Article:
As winter seems to hold out longer than it should, we are faced with the hope of springtime. But spring cleaning can feel like a real chore, both in your personal and professional life. Nonetheless, giving this process a little time and energy can benefit you in multiple ways.
Here are a few things to keep in mind about the rewards of spring cleaning, for both your physical space and your headspace:
Productivity and efficiency
When everything is in its rightful place, your life becomes more efficient. Once you know where everything is, you don’t have to waste time in the search. If you know where everything is, you won’t have to waste any time fumbling around. A clean space is inspiring and that helps you to be at your best.
Fewer things fall through the cracks
It’s easy to forget important tasks and projects when there’s no system in place to keep you on track.
Spend more time accomplishing goals and less time focused on decluttering your inbox or trying to find your to-do list. When you let items pile up, it can stand as a reminder of the projects you have to finish or goals you have yet to accomplish. Clutter holds us back.
When you are proud of the space you are in, it naturally elevates your mood. Clutter can make you cranky and serves as a constant reminder that things are not in the place that you want them, causing sadness, anger and even self-scorn.
Turn the page and let go of the past
Oftentimes, we are tempted to keep material things for sentimental value long after they have lost their relevance. Whether it is old mementos or presentation decks for projects that never launched, these things can carry a lot of emotional weight. Get rid of anything that drags you down.
The stress of clutter can be caused by the general lack of organization and the inability to find things when you need them, guilt over not using the items you own, and even confusion over what you really want and need in your life. Living in a chaotic environment where the physical setting is noisy and disorganized can hold you back from getting things done and feeling a sense of accomplishment.
Organize your physical environment
Let’s start with the physical — your immediate space at home and at work. Think about the nature of your life and how your home, desk or workspace needs to function. Keep that list in mind to make sure your refreshed space will improve workflow, rather than hinder it.
- Throw things out: Get rid of unnecessary items and additional clutter. If it’s not something you use frequently, you probably don’t need it.
- Put things away: Put your most frequently used items within reach and less frequently used items in drawers or out of sight. Your actual desktop should have only the items you use every day.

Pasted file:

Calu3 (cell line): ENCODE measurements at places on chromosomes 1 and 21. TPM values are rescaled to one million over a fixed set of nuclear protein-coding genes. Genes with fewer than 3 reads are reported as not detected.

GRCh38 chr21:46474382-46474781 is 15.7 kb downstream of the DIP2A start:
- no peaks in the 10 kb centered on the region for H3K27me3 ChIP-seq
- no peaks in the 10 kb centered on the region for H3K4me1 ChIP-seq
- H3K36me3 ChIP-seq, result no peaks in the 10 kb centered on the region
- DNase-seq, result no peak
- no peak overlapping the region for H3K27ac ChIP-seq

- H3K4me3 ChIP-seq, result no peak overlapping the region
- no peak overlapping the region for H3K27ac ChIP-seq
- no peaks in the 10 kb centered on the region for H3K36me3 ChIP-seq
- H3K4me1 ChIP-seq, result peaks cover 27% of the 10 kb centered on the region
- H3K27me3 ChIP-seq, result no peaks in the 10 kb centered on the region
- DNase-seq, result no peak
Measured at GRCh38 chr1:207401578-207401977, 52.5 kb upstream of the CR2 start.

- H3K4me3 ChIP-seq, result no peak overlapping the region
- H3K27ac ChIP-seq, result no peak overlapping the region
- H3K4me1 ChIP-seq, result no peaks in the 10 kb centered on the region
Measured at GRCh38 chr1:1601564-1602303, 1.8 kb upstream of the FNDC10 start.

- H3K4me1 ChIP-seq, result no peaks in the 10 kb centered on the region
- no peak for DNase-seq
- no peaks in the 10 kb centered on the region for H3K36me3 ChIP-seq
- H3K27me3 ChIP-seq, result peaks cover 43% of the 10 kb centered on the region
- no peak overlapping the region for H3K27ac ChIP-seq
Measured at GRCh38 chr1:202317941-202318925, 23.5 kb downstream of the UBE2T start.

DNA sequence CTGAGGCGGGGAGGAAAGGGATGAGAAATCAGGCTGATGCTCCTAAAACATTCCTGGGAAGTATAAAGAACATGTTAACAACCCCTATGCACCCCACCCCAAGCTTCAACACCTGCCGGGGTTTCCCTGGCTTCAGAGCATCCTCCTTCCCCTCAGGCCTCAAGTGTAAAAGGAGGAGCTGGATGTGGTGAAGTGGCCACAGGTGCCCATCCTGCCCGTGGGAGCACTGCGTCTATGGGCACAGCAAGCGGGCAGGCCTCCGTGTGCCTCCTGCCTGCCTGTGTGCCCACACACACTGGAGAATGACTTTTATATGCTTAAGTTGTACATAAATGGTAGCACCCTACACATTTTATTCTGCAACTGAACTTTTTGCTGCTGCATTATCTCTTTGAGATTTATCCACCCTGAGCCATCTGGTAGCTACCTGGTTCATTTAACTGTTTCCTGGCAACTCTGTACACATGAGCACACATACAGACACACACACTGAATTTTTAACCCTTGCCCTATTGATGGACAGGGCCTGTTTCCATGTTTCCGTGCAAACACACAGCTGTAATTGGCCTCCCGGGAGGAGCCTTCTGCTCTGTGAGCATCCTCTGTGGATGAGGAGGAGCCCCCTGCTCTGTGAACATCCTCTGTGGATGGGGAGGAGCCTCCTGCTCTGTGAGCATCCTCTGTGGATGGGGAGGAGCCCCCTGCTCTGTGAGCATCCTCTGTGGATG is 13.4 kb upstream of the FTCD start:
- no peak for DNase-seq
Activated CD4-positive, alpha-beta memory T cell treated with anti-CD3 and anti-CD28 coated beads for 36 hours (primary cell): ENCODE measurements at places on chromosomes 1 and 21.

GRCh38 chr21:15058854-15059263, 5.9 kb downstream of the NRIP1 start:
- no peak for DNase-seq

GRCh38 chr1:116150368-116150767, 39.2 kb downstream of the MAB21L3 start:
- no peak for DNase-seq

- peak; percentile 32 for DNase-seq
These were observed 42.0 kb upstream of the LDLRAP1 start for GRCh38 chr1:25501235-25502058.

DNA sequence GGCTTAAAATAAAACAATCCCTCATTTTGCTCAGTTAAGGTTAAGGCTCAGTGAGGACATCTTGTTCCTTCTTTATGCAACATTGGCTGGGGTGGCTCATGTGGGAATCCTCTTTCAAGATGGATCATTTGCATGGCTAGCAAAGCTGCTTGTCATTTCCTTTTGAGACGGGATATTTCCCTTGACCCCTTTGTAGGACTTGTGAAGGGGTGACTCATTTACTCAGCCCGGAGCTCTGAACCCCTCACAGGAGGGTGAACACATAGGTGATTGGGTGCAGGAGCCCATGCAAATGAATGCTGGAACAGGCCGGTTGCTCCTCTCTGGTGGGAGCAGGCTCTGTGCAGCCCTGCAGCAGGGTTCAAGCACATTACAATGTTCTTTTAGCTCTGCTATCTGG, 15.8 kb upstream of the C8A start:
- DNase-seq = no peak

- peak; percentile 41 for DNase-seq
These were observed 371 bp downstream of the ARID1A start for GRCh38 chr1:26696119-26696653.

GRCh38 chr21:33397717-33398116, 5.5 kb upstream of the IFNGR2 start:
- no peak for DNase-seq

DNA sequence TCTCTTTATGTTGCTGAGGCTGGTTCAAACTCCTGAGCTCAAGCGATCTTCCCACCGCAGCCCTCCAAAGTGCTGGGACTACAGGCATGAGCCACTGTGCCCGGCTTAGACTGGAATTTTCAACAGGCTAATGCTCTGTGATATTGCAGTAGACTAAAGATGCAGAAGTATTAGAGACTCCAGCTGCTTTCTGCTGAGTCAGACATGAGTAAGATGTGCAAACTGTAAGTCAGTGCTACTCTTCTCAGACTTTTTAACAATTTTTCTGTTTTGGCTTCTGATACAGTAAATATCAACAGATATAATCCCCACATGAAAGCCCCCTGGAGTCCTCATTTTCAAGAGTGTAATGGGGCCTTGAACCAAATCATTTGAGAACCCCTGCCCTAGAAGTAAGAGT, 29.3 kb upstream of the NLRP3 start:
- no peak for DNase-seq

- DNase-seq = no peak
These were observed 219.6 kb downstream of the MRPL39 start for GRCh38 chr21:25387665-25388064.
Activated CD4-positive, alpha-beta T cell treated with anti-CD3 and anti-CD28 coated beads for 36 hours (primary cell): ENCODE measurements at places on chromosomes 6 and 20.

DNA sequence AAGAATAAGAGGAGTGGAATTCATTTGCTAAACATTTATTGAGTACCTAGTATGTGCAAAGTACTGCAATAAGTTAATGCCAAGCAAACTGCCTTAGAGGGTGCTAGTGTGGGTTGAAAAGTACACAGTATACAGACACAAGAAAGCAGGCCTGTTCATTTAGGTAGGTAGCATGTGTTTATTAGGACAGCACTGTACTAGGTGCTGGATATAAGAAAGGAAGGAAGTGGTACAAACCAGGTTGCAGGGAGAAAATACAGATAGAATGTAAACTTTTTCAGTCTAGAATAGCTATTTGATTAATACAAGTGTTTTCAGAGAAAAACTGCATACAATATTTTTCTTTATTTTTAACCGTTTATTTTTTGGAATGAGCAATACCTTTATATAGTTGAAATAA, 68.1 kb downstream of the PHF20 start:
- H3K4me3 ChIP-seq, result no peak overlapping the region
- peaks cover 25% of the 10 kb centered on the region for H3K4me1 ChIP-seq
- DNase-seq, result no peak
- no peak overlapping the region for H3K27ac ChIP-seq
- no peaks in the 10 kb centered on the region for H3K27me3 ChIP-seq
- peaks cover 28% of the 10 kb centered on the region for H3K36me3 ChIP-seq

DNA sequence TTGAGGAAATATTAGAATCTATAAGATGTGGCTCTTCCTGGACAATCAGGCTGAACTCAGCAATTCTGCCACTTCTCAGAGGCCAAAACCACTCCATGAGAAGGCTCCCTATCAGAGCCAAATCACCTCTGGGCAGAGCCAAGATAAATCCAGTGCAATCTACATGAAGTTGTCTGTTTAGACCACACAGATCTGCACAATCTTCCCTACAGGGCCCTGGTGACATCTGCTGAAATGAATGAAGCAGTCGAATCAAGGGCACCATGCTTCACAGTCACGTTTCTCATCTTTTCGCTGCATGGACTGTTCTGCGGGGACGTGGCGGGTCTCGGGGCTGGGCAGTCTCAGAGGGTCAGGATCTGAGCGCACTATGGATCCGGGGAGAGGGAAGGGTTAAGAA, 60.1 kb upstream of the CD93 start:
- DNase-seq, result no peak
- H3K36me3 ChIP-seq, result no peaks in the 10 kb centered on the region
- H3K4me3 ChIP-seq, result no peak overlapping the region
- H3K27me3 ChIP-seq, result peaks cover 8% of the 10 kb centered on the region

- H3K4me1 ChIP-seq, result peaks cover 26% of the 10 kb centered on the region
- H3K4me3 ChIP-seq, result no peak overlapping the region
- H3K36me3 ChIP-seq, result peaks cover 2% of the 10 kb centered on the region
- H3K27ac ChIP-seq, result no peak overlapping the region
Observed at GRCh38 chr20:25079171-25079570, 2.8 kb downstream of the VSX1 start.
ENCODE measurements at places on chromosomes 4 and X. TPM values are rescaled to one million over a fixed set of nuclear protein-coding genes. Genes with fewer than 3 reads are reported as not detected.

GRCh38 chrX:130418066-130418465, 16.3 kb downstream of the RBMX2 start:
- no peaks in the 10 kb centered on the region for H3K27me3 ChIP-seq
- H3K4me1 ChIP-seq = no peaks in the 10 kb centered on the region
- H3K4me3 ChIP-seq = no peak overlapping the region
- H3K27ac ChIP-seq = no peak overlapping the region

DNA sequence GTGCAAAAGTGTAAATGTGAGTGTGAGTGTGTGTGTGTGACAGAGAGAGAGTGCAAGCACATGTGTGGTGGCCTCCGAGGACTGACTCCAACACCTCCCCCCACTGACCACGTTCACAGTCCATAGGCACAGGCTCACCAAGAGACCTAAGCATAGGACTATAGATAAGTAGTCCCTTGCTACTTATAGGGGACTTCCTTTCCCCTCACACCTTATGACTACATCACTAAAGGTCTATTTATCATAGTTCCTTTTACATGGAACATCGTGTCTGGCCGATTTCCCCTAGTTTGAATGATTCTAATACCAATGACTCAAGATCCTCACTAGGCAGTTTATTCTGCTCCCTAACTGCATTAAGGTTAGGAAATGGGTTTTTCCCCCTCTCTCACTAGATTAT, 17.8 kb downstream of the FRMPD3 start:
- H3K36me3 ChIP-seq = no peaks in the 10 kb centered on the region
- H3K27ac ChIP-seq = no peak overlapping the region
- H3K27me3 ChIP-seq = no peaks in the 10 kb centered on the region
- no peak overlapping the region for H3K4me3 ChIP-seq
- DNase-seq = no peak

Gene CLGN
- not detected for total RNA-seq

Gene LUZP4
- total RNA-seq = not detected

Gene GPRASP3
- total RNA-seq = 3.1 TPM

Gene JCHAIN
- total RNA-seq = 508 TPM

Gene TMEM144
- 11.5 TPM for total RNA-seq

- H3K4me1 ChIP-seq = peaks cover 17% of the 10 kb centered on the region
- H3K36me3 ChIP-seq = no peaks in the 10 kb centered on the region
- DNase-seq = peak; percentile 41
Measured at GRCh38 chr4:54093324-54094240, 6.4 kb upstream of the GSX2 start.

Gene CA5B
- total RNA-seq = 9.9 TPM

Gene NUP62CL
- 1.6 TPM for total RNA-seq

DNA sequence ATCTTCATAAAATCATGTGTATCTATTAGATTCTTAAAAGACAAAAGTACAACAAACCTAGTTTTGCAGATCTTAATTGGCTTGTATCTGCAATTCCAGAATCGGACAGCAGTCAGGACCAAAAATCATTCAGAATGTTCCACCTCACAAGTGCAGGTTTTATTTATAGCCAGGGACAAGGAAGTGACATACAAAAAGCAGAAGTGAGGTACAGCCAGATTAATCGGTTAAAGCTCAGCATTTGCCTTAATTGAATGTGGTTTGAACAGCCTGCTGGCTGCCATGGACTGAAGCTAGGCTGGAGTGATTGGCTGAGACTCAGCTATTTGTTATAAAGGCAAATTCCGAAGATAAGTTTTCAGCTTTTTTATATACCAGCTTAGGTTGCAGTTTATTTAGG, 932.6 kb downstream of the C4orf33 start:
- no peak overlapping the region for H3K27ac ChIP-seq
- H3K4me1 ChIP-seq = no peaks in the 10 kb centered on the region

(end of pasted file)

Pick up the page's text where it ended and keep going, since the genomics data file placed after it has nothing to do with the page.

- Keep it minimal: A few small items, such as fresh plants, a nice coffee mug or a family photo are fine, but excess items will introduce unwanted clutter. Everything should have clear purpose.
Organize your digital space
We don’t often think about digital organization in the same way we think about physical organization, but it can have an even greater impact and may improve productivity.
- Records management (delete as much as possible): At least annually, you should be organizing and destroying (as permitted) digital trash. Remember to be thoughtful and pragmatic about what you really need. Digital hygiene is just as important as bathing regularly.
- Cleaning your email inbox: If you are under a barrage of emails daily, you need to get clarity and organization in your inbox. Utilizing folders, keeping automated filing systems and having only immediate-action items in your inbox can help you stay streamlined at home and at work.
Take out the emotional trash
Emotional baggage can weigh us down in ways we don’t perceive initially. Holding on to grudges, for example, means maintaining the energy to continue conflict in our minds and cluttering our emotional dashboard. As a society, we glorify tough love and hard work, but this often comes to the detriment of the individuals left holding the bags.
- Find a willing set of ears: Emotions are there for a reason, and they are not going anywhere until you address them. To the extent that you can find someone to help you work through some of the challenges at work or at home, you can get perspective and make some better decisions about how to address the challenges you are facing.
- Establish healthy new habits as you clear the negative space: Once you decide to clear out emotions that aren’t serving you at work or at home, make sure you keep tabs on moments when you fall into old habits. Create boundaries to negative patterns of behavior.
- Find mental clarity: When working in a dysfunctional space, it is normal to feel as if you’re on information overload or that you can’t focus on priorities. Take short breaks throughout the day to reflect and reset on a regular basis.
The old adage “less is more” has so many meanings. In relationship to our work and professional lives, the more we have, the more anxiety, things and tasks can provoke. Spring cleaning is the perfect time for new beginnings.